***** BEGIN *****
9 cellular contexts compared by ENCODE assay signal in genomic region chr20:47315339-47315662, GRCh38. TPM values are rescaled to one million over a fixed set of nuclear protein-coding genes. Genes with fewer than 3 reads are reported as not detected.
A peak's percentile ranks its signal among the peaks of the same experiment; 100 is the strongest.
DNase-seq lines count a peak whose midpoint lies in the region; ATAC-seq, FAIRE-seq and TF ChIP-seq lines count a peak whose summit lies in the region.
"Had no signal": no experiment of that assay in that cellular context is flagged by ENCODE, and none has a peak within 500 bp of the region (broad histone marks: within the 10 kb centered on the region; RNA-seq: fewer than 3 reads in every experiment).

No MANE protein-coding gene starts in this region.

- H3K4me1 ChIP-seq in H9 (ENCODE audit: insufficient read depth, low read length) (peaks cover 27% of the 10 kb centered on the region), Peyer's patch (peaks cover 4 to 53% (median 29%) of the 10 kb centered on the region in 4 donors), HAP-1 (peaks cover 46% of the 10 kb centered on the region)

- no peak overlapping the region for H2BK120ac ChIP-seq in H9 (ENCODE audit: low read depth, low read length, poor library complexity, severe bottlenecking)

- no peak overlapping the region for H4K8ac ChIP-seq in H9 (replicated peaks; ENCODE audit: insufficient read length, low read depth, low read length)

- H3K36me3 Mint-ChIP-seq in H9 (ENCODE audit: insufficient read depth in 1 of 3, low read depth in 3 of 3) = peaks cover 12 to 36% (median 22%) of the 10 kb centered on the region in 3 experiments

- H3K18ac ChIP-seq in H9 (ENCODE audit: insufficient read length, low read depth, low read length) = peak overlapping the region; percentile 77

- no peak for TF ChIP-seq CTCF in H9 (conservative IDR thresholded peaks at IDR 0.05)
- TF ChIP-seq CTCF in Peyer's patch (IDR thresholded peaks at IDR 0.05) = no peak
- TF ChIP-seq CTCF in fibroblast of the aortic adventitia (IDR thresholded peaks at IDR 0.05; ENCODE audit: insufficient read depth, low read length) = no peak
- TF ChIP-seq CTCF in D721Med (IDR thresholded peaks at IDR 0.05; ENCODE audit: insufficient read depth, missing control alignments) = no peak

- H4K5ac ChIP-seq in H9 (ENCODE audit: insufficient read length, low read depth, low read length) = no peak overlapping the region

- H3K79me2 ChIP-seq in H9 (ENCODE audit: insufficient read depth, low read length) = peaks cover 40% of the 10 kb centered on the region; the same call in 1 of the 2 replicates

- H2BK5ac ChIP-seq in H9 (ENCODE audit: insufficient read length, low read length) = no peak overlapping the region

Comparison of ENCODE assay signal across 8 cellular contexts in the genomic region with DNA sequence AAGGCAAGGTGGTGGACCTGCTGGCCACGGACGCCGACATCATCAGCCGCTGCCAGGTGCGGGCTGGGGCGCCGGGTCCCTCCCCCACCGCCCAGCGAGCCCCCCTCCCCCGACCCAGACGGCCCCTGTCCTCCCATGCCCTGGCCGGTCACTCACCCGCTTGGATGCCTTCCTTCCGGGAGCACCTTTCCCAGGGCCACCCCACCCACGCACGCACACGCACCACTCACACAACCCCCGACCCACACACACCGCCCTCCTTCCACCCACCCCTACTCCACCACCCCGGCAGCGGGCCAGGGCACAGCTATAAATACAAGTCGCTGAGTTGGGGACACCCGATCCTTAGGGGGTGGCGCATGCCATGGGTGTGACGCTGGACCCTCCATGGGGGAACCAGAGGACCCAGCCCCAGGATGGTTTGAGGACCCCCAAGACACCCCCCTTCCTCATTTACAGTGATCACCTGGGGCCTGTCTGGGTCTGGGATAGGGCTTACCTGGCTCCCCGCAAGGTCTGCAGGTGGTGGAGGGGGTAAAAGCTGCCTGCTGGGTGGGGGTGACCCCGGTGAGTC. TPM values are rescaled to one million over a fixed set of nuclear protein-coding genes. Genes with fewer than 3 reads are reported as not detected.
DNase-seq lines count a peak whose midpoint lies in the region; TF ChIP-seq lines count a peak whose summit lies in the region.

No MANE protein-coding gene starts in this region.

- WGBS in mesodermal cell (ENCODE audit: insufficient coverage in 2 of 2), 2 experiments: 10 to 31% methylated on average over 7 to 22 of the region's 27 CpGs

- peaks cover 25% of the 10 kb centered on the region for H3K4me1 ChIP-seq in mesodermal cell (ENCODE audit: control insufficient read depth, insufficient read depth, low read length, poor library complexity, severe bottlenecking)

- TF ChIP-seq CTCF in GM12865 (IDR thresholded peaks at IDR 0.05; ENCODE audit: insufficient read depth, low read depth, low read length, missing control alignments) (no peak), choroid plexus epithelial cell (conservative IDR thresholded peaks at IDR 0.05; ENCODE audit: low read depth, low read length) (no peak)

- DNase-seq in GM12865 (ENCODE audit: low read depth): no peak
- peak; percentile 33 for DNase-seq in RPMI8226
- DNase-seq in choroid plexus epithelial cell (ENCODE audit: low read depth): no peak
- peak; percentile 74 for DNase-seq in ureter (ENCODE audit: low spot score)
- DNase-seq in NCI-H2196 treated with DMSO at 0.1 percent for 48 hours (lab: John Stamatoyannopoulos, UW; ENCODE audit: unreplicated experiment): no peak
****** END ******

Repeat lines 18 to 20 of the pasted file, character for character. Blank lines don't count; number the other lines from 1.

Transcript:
Comparison of ENCODE assay signal across 8 cellular contexts in the genomic region with DNA sequence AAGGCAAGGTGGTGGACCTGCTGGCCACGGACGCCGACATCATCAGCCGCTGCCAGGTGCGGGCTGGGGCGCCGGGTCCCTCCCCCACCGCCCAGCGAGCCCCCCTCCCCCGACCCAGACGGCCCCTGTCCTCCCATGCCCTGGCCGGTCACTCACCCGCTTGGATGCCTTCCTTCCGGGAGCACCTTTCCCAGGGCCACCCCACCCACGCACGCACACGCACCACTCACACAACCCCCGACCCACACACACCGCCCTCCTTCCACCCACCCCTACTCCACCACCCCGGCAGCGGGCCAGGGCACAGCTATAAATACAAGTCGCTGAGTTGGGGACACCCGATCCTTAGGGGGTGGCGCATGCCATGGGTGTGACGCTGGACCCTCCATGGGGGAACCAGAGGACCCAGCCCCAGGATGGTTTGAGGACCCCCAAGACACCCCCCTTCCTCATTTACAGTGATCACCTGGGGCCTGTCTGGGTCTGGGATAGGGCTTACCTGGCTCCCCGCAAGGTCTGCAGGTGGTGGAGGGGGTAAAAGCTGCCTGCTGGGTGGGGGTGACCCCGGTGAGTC. TPM values are rescaled to one million over a fixed set of nuclear protein-coding genes. Genes with fewer than 3 reads are reported as not detected.
DNase-seq lines count a peak whose midpoint lies in the region; TF ChIP-seq lines count a peak whose summit lies in the region.

No MANE protein-coding gene starts in this region.